August Book Wrap-Up

IMG_0843Hi, Book Friends! It’s the end of August and the end of summer. I read 10 books the month of August and don’t know if it’s because I had that much more free time or neglected some responsibilities, or both! And, all of these books with the exception of one were 4 or 5-star reviews – woohoo!

MRS. FLETCHER – ⭐️⭐️⭐️⭐️
I adored Mrs. Fletcher. It’s a literary, coming-of-age story journeying thru personal growth, respect and acceptance.
P.S. I STILL LOVE YOU – ⭐️⭐️⭐️⭐️⭐️
Han’s narrative is adorable and upbeat making this an engaging and enjoyable story.
THE GODDESSES – ⭐️⭐️⭐️⭐️
I was sucked in from the get go because I can relate to Nancy’s need to find her purpose in a new place as a stay at home mom, which isn’t always easy.
YOUNG JANE YOUNG – ⭐️⭐️⭐️⭐️⭐️
My connection to Rachel, Aviva and Ruby was palpable and I felt it in my heart and my gut. This is a story about three generations of Jewish women you will fall in love with.
MIDNIGHT AT THE BRIGHT IDEAS BOOKSTORE – ⭐️⭐️⭐️⭐️
A bookstore mystery flanked by eccentric characters and a twisty plot – readers rejoice!
DEAD WOMAN WALKING – ⭐️⭐️⭐️
A story about a hot air balloon ride gone dangerously wrong when the passengers witness a cold blooded murder in the act on the ground below them.
LAB GIRL – ⭐️⭐️⭐️⭐️
A scientific, biographical memoir depicting the author’s personal journey becoming a woman in science filled to the brim with passion, drive, emotion and rawness.
MY ABSOLUTE DARLING – ⭐️⭐️⭐️⭐️⭐️
My first reaction to Turtle is to hug her and tell her everything will be okay and to let her be a kid.
THE FUTURES – ⭐️⭐️⭐️⭐️
Brilliantly weaves together a story about first careers, young love and the financial crisis of 2008.
THINGS THAT HAPPENED BEFORE THE EARTHQUAKE – ⭐️⭐️⭐️⭐️
A story about an Italian immigrant family moving to LA to strike it rich in commercials in the early 1990’s. The themes are funny, disturbing, moving but most of all spot on. (Book Review coming soon)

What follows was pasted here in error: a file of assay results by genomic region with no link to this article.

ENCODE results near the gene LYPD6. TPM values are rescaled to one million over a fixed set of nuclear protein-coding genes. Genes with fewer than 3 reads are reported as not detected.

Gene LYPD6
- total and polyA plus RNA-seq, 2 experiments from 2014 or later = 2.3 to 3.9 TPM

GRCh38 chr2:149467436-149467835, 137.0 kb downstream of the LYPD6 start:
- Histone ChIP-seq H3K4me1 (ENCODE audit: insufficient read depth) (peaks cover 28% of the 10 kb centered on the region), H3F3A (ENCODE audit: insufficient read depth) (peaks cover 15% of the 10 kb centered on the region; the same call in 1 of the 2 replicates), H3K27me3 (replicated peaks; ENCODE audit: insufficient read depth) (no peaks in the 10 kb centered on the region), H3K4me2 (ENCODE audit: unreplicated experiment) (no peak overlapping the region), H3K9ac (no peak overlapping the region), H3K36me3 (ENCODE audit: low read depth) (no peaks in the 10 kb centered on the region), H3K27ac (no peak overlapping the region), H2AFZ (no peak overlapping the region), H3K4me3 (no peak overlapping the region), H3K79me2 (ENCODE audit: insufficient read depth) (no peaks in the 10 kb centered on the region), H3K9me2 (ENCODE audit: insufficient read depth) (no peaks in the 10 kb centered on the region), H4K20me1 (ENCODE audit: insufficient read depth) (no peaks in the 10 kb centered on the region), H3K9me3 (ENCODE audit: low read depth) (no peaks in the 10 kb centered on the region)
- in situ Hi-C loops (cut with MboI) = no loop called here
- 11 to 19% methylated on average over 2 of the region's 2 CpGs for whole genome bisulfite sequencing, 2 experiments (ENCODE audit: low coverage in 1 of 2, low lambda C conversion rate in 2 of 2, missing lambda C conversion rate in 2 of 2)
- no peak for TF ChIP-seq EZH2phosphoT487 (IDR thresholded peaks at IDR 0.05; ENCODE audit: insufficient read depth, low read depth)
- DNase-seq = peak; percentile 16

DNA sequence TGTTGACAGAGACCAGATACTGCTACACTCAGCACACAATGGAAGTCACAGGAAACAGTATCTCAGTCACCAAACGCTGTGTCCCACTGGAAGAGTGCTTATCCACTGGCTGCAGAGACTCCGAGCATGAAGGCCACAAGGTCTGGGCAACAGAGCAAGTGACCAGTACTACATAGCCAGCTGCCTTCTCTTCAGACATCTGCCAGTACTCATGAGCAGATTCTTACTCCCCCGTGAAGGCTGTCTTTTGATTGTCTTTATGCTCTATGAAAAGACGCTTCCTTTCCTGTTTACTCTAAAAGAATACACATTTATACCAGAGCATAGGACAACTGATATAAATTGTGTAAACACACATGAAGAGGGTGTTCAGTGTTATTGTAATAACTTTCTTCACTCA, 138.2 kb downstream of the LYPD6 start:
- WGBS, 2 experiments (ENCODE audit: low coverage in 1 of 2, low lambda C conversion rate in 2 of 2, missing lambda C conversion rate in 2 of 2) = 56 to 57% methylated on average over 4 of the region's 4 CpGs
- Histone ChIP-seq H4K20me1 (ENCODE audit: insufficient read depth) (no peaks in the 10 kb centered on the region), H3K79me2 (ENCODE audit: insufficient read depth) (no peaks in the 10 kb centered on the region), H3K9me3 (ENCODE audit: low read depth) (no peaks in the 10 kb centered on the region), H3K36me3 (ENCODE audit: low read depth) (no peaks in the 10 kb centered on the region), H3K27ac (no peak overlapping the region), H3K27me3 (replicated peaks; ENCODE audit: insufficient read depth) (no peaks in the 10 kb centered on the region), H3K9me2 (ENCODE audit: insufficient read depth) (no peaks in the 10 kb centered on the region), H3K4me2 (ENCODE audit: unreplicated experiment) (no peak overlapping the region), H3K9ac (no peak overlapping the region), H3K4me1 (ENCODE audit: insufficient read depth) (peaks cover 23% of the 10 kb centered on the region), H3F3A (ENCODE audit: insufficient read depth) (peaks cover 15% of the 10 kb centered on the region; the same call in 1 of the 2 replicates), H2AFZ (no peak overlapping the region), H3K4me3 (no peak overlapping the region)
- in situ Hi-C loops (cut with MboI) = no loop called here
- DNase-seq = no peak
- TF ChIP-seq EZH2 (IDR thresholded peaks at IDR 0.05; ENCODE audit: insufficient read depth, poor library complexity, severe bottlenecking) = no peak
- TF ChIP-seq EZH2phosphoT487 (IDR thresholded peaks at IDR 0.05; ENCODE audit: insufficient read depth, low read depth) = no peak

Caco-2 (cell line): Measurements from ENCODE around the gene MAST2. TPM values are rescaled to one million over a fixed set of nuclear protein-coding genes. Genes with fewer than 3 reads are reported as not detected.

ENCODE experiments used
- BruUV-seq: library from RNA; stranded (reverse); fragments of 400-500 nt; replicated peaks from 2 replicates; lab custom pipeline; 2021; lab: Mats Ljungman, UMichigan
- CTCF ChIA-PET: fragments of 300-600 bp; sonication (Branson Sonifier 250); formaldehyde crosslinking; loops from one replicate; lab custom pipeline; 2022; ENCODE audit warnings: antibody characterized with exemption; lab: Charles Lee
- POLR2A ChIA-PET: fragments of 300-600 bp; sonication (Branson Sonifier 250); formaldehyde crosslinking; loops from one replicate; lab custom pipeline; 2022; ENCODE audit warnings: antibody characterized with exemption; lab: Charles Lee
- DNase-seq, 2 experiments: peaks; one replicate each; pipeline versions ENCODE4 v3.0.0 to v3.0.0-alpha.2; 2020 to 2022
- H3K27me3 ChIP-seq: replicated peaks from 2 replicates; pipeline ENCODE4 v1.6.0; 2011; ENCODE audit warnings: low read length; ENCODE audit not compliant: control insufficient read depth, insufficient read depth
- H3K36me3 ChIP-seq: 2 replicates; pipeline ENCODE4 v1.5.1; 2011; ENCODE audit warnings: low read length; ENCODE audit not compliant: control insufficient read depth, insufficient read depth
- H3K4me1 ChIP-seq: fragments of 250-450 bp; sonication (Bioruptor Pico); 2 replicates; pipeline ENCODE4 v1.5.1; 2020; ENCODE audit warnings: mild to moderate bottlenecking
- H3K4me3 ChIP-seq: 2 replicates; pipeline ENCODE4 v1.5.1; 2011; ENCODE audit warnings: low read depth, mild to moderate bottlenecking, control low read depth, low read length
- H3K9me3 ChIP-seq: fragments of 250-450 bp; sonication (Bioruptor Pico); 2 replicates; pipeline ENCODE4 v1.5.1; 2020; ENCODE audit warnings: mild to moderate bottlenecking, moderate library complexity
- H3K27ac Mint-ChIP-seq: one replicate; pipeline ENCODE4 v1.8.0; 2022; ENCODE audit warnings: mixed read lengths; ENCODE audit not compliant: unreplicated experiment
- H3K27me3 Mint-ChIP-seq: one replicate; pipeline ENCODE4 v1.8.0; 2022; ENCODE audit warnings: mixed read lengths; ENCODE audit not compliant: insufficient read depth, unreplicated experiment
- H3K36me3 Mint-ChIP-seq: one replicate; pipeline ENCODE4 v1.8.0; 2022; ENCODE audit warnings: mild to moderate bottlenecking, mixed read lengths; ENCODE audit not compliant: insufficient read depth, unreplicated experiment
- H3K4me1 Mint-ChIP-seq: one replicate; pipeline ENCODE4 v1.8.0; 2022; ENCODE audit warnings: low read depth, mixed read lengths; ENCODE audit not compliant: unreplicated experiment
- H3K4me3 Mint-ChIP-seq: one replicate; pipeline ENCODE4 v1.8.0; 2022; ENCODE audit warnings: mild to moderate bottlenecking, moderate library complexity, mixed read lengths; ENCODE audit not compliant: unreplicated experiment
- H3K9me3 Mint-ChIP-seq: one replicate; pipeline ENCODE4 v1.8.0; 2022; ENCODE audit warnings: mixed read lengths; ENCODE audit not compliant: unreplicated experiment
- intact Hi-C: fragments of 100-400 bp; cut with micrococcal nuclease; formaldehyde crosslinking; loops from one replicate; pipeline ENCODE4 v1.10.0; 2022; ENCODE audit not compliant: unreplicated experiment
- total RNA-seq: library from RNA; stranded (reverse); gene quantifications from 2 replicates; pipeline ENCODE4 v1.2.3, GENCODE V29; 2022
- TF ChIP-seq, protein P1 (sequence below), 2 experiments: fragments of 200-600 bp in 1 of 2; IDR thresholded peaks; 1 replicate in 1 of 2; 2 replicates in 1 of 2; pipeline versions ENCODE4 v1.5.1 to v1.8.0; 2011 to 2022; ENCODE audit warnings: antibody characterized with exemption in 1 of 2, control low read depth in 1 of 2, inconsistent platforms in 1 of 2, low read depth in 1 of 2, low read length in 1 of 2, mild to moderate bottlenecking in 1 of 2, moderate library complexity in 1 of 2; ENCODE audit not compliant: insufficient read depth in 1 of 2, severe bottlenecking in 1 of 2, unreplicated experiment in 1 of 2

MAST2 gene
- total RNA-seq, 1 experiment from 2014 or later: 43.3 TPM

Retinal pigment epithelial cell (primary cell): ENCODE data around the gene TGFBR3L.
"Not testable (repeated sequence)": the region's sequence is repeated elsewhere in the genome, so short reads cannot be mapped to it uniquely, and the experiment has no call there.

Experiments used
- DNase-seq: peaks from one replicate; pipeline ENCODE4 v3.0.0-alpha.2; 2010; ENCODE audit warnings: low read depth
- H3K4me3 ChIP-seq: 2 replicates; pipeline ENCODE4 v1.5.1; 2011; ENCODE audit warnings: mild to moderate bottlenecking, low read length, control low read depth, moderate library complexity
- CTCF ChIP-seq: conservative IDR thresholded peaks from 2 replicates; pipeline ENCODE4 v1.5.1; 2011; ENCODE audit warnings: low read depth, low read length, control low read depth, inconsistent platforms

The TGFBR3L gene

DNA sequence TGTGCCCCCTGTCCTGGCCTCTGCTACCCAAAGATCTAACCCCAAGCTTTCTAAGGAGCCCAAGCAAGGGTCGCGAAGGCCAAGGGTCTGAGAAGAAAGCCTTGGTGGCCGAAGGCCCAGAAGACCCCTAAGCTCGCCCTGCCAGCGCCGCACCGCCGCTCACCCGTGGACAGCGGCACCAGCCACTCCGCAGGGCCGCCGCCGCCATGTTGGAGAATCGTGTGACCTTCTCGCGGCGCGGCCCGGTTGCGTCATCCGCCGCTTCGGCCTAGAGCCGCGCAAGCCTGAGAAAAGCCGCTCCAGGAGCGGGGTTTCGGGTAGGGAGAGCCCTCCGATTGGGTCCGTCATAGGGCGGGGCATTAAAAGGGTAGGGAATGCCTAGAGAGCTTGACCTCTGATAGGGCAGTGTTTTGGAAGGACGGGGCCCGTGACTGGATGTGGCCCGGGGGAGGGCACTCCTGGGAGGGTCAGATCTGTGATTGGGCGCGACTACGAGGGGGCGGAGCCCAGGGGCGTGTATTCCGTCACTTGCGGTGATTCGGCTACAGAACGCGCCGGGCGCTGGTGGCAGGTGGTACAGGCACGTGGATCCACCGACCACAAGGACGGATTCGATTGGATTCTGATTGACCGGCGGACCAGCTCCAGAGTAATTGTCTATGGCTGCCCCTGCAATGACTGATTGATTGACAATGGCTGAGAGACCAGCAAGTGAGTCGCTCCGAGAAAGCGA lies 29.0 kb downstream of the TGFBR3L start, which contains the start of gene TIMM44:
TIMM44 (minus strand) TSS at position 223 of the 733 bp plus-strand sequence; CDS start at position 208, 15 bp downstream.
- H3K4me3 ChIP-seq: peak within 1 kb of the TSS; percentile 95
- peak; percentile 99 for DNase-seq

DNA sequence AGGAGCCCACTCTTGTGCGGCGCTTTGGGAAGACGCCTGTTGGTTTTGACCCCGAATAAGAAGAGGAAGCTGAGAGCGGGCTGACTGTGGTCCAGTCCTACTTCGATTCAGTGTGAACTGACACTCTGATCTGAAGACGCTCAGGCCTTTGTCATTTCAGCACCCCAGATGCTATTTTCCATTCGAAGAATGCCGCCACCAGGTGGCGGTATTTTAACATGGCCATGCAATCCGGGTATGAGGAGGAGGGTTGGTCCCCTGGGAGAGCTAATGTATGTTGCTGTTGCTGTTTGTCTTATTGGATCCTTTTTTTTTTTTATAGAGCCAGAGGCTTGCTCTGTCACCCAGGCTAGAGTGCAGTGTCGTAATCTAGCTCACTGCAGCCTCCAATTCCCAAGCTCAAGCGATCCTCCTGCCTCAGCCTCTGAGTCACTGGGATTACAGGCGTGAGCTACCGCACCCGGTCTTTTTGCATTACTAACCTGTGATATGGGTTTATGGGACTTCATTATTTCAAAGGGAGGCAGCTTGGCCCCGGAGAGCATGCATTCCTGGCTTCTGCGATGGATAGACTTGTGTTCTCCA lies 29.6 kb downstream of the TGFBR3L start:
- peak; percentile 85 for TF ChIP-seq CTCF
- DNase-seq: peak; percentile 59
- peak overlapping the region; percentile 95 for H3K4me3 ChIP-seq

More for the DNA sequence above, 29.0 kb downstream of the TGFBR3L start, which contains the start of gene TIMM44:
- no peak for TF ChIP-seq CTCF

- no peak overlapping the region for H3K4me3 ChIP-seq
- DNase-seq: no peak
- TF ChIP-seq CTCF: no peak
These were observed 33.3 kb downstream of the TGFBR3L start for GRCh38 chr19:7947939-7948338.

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Book Review: Lab Girl

IMG_0815Title: Lab Girl
Author: Hope Jahren
Publisher: Knopf
Publication Date: April 5, 2016
Rating: ⭐️⭐️⭐️⭐️ / 5

From Vintage: Geobiologist Hope Jahren has spent her life studying trees, flowers, seeds, and soil. Lab Girl is her revelatory treatise on plant life—but it is also a celebration of the lifelong curiosity, humility, and passion that drive every scientist. In these pages, Hope takes us back to her Minnesota childhood, where she spent hours in unfettered play in her father’s college laboratory. She tells us how she found a sanctuary in science, learning to perform lab work “with both the heart and the hands.” She introduces us to Bill, her brilliant, eccentric lab manager. And she extends the mantle of scientist to each one of her readers, inviting us to join her in observing and protecting our environment. Warm, luminous, compulsively readable, Lab Girl vividly demonstrates the mountains that we can move when love and work come together.

My Review: LAB GIRL is a scientific, biographical memoir depicting the author’s personal journey becoming a woman in science filled to the brim with passion, drive, emotion and rawness. I listened to the audiobook, narrated by Jahren and adore when authors narrate their own books because the transference of their feelings and emotions is so real and true to the story. But, if you aren’t a fan of loads of science-y information and a fairly dry prose then this book may not be for you.

A fusion of science and poetry, LAB GIRL opens the door to a front row seat at the arduous and often inane efforts necessary to become a paid scientist and more so for women. Raised in her father’s science lab at a local community college, Jahren learned first hand the attention to detail and long hours required to make it in the profession and the lab quickly became Jahren’s safe haven.

Jahren’s focus is singular, her every breath revolves around having her own lab. She’s often awkward, comes across as both unresponsive and interested and she’s a loner. She has a long running platonic relationship with her equally brilliant and awkward lab manager, Bill Hagopian, who is part of her employment package deal. Later she marries another scientist, Clint Conrad, starts a family and faces the delicate balance between her career, family and her manic depressive episodes. I appreciate the beauty in Jahren’s love and dedication for science and the analogies between her subjects and career.